Video game time tied to kids’ mental, social health

NEW YORK Mon Aug 4, 2014 12:57pm EDT

A visitor plays with a 'Playstation' at an exhibition stand at the Gamescom 2009 fair in Cologne August 22, 2009. REUTERS/Ina FAssbender

A visitor plays with a 'Playstation' at an exhibition stand at the Gamescom 2009 fair in Cologne August 22, 2009.

Credit: Reuters/Ina FAssbender

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NEW YORK (Reuters Health) - The amount of time children spend playing video games is linked to small differences in their mental and social health, according to a new study.

Compared to children who didn't play any video games at all, kids who played for no more than an hour a day scored better on mental and social health assessments - while kids who played for three or more hours per day scored worse.

But the new research also found that time spent on video games might only influence a sliver of a child’s overall behavior.

“It is probably more important knowing how much (game play) is happening than controlling how much is happening,” said Andrew Przybylski, an experimental psychologist and research fellow at the University of Oxford’s Oxford Internet Institute in the UK.

For example, the game’s content and whether or not a parent plays with the child may be more important to mental and social health than how long the game is played.

Past studies highlighted positive and negative effects of video games, but Przybylski writes in the journal Pediatrics that no study has looked at the balance of these effects among children.

For the new study, he analyzed data from about 5,000 UK boys and girls between the ages of 10 and 15. The children had reported how much time they spent playing video games and completed assessments of mental and social wellbeing.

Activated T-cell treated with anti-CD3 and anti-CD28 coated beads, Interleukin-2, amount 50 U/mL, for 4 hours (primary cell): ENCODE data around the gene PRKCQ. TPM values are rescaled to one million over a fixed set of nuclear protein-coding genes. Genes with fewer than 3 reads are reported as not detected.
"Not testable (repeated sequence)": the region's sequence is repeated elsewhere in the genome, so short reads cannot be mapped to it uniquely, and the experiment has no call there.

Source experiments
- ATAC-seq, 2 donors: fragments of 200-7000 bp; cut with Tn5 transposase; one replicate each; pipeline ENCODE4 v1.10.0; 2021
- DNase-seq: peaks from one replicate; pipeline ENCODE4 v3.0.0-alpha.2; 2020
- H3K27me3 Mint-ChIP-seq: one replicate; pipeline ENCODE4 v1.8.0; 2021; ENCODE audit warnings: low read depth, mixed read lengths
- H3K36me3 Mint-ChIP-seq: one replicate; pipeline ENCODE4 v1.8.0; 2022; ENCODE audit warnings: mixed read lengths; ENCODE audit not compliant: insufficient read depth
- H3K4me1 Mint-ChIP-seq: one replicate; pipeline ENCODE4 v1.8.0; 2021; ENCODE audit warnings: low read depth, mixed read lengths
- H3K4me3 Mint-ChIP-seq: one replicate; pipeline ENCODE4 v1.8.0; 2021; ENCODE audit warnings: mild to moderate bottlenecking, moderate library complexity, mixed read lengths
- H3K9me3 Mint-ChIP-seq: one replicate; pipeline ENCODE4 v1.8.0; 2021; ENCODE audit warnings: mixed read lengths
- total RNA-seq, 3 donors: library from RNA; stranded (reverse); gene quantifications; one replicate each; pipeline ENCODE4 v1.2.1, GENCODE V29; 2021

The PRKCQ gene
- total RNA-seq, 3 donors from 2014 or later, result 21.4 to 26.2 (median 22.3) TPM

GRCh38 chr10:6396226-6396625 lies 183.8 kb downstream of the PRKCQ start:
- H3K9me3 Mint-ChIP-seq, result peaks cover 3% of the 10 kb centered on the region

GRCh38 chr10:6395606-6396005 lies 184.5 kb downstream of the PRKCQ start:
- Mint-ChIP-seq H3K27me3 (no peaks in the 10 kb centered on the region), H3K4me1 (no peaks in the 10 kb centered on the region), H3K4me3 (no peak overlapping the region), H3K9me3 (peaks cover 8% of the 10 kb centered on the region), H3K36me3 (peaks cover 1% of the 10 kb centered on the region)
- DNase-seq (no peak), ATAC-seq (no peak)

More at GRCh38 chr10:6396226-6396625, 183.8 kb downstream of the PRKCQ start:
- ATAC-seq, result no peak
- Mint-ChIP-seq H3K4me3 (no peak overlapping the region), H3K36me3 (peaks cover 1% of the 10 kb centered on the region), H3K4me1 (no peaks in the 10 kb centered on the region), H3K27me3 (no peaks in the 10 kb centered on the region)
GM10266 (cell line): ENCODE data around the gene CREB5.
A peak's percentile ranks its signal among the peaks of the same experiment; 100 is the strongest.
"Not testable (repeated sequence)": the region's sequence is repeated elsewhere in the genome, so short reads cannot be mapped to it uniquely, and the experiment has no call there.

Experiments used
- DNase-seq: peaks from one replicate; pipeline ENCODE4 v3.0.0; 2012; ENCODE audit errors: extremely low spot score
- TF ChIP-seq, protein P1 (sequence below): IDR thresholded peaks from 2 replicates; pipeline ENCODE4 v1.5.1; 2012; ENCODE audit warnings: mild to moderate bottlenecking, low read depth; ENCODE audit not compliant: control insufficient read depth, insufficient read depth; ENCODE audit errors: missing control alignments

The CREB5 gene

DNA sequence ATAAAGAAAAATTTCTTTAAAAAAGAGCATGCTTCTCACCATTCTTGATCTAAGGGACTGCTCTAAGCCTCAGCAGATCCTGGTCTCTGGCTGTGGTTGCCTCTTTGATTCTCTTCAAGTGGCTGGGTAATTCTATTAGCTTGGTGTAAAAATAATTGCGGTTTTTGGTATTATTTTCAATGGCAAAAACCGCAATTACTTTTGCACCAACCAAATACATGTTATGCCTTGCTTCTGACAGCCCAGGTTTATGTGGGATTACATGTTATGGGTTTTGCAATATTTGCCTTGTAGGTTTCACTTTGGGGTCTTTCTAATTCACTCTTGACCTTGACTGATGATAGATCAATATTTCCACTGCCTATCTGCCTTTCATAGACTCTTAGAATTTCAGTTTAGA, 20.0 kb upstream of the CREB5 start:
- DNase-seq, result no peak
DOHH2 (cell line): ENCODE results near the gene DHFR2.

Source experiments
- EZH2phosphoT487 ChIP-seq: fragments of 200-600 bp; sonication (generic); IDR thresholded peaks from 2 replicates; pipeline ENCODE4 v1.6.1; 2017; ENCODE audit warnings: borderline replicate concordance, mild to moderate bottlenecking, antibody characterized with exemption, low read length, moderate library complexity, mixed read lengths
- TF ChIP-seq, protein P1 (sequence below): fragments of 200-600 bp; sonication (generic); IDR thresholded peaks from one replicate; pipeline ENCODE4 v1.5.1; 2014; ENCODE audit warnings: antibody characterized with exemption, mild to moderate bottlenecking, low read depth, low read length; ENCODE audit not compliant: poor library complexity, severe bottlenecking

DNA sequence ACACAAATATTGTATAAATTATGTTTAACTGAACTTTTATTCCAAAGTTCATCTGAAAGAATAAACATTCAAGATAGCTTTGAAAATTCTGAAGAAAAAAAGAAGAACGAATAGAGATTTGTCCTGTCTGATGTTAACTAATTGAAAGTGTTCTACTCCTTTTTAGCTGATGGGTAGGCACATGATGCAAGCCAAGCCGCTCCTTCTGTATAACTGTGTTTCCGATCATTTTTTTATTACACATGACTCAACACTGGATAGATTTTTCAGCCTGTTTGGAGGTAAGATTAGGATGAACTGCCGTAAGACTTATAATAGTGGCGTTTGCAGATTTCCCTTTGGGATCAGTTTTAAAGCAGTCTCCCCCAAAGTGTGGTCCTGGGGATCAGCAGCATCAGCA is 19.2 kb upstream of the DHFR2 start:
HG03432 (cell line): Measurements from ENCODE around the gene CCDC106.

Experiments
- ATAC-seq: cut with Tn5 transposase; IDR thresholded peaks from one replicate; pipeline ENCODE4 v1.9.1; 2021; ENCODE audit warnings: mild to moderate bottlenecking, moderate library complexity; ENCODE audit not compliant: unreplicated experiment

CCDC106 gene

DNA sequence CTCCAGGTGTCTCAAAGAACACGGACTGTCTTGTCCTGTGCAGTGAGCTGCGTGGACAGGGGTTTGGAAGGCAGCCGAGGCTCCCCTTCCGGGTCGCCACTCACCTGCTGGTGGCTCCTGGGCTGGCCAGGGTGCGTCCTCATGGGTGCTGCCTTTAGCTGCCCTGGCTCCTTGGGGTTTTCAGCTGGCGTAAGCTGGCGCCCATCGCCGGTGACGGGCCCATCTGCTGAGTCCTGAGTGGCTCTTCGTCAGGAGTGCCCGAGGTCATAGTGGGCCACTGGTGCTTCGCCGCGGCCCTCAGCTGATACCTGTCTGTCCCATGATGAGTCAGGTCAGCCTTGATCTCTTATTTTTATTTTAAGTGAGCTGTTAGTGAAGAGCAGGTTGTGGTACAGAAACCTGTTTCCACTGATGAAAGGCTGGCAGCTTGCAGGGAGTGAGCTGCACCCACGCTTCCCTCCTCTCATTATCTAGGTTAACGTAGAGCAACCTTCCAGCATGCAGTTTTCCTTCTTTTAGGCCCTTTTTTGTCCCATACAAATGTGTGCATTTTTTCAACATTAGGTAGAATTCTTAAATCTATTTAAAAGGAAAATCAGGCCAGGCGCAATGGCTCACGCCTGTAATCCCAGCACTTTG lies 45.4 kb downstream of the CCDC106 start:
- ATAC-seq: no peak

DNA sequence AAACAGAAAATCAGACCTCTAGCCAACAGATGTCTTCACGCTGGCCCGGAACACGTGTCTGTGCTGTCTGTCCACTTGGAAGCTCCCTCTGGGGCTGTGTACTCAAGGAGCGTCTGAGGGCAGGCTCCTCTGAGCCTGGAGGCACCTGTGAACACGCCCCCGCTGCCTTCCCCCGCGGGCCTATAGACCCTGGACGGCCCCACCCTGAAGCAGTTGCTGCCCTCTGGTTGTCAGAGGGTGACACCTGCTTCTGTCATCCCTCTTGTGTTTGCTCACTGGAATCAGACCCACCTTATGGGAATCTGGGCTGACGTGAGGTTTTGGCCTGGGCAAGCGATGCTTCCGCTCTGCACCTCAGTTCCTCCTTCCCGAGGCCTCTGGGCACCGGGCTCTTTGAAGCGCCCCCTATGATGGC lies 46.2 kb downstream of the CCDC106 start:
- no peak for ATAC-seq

There was no difference in scores between kids who played between one and three hours of video games and those who reported no video game play.

Children who reported playing less than an hour of video games per day tended to score better on their mental and social assessments than those who reported no video game play, Przybylski found.

Specifically, an hour or less of video game play each day was tied to higher life satisfaction scores, better social scores and less internalization and externalization of problems, compared to those who didn’t play video games.

Przybylski found the opposite trend when he compared children who played three or more hours of video games per day to those who didn’t play any video games.

While the results suggests some – but not a lot – of video game play each day is tied to better mental and social wellbeing, Przybylski said only about 1.5 percent of a child’s psychosocial health may be influenced by video game time.

“There was 98.5 percent of happiness or a kid getting in trouble at school that had nothing to do with video game time,” he said.

The study can’t answer why video game time is linked to mental and social wellbeing, but Przybylski said one possibility is that kids who spend less time playing video games spend more time with friends and family.

Still, he said video game time may be constructive and social under the correct circumstances.

“Games offer a real opportunity for parents to be engaged,” Przybylski said. “It’s not like television, where you sit in parallel and just consume.”

SOURCE: bit.ly/1pTL7ZS Pediatrics, online August 4, 2014.

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